Comment HMRC has promised to throw £1.3bn at its creaking IT to transform itself into the most "digitally advanced" tax administration in the world. By doing so, it also hopes to save significant piles of cash and offset major cuts. But for many, this whole venture represents a major gamble.
To much fanfare the department announced this week it would end the current "bureaucratic form-filling" process by 2020 "transforming tax administration so it is more effective, more efficient and easier for taxpayers".
That follows on from the Spending Review, which claimed the £1.3bn of digital investment over the next four years will yield £1bn in extra tax revenue after 2020.
There's no question the department's systems badly need an overhaul. Its £10.7bn Aspire contract with Capgemini and Fujitsu, which started in 2004, has been described as the most expensive government IT contract. Spending watchdog the National Audit Office has repeatedly said that figure does not represent value for money.
However, the move to exit the contract, which soaks up 84 per cent of the department's budget, has been deemed as high risk by MPs. It has already been extend by three years, with the department having recently commissioned management consultancy Bain, at a fee of £20m, to help extricate from Capgemini's grip by 2017.
Any plans to modernise its systems and take out significant costs will be inextricably linked with the Aspire deal.
Jessica Figueras, chief analyst at government IT experts Kable, believes the additional £1.3bn promised to digitise HMRC by 2020 is money that has been costed from the Aspire contract.
"HMRC is planning to save 25 per cent of the costs of Aspire by replacing it," she said. Last year HMRC spent £874m on IT and digital. "Put it another way – HMRC's stated plan is to spend less on digital and IT, not more."
Figueras also points out that for all the talk of digitisation, back in 2012, 85 per cent of HMRC's transactions were already digital. For example, all businesses now do their PAYE, VAT and other taxes online and most self-assessment tax users online.
However, the department has already costed those 'digitisation' savings, expecting the efficiencies yielded will plug the £717m per year in cuts, including a headcount reduction of 21 per cent by 2019-20. Yet the Office for Budgetary Responsibility estimates those savings remain "highly uncertain".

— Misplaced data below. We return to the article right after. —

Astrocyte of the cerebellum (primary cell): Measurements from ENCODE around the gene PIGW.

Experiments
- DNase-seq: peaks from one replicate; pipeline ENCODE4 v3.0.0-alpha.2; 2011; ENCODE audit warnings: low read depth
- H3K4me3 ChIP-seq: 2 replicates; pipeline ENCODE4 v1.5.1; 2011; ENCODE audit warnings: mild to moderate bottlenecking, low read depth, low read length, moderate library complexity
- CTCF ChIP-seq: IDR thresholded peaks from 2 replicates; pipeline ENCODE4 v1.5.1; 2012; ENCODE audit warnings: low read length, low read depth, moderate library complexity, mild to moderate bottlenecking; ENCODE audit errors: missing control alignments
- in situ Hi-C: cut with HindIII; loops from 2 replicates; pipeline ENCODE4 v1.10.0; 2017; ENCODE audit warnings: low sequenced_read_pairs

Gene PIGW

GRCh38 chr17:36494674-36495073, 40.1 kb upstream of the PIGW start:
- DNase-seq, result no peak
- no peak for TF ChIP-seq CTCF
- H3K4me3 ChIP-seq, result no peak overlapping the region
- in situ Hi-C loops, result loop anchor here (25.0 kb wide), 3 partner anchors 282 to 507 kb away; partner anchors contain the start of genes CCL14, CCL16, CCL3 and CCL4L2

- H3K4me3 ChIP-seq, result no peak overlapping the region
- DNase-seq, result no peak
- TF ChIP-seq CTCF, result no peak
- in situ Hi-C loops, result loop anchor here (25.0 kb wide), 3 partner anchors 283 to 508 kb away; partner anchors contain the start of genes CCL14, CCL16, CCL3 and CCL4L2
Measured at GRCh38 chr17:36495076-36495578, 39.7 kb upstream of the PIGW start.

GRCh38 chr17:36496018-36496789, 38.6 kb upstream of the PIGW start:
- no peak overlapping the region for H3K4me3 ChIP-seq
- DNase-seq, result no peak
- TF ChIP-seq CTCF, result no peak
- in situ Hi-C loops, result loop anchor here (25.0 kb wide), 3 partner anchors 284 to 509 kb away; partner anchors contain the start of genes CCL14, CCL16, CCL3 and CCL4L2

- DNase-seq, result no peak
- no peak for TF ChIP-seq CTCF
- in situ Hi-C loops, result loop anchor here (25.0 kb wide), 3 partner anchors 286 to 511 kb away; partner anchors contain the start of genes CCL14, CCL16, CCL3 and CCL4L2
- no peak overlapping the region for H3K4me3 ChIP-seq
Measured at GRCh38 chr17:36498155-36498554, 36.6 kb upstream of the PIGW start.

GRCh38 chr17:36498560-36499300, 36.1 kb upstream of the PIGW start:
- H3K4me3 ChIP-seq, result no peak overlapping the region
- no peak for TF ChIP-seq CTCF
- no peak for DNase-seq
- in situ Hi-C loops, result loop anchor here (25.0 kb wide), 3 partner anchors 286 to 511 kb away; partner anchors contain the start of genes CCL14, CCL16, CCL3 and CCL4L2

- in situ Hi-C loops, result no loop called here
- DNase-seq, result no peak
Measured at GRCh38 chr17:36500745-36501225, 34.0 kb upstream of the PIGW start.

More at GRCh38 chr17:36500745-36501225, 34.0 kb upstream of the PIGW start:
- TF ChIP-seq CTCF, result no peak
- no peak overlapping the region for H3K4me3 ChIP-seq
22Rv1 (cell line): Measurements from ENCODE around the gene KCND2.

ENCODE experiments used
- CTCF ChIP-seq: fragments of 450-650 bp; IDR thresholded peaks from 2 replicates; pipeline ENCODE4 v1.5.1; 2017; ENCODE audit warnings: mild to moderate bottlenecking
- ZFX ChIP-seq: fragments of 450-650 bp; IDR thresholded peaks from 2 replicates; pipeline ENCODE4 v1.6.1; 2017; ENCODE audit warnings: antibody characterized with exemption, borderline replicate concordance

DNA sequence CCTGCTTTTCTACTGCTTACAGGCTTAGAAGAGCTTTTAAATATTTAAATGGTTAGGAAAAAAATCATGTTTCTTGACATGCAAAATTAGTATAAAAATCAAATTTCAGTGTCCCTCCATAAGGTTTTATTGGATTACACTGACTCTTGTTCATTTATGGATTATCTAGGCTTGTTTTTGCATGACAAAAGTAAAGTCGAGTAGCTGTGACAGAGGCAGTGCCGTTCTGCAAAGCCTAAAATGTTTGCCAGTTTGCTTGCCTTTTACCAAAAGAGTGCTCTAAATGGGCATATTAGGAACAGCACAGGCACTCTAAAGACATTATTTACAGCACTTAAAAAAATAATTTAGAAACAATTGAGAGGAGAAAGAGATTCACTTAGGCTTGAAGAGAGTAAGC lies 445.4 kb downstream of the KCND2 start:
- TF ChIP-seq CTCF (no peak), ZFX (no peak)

Add in to the mix the government's troubled history of IT projects and the fact that HMRC's system underpins the government's entire £500bn tax income, and the outcome is an extremely high stakes game.
Jolyon Maugham QC, a tax barrister who specialises in litigating avoidance schemes, questioned the wisdom of making cuts to HMRC before the expected digitisation savings come through. "It is a gamble," he said. "Research from the OECD has demonstrated that if there's a perception that the tax [regime] isn't working, people become less tax compliant." The results could be the loss of billions for government.
Another major challenge the department faces is the issue of online authentication. The main process by which the people identify themselves is still through the Government Gateway, designed more than a decade ago. However, the National Audit Office has warned that this system badly needs replacing.
Currently, there is no working replacement which could be used and scaled to suit the various forms of tax transactions required. The Government Digital Service's Verify system only works for textbook self assessment users with an established digital footprint. It will not authenticate businesses, or third parties, such as accountants.
To date the system has failed to get off the ground, and was abandoned when rolled out for farmers in favour of a telephone service, due to their more complicated tax circumstances.
Sources say HMRC is currently building its own online authentication system instead.
Daniel Thornton, programme director at the Institute for Government, a think tank set up to make government more efficient, is broadly positive about the potential to make HMRC more efficient. However, he notes the many plates the department must keep spinning, while attempting to introduce multiple changes.
"There's a whole raft of things going on. They're bringing Aspire in-house and setting up new private company, closing offices, moving people around, shrinking its number of staff, and making available a big budget for digital transformation. At the moment I'm not sure how it all relates," he said.
If the department is to come close to its cost saving ambitions, it will have to ensure all those moving parts are working effectively. ®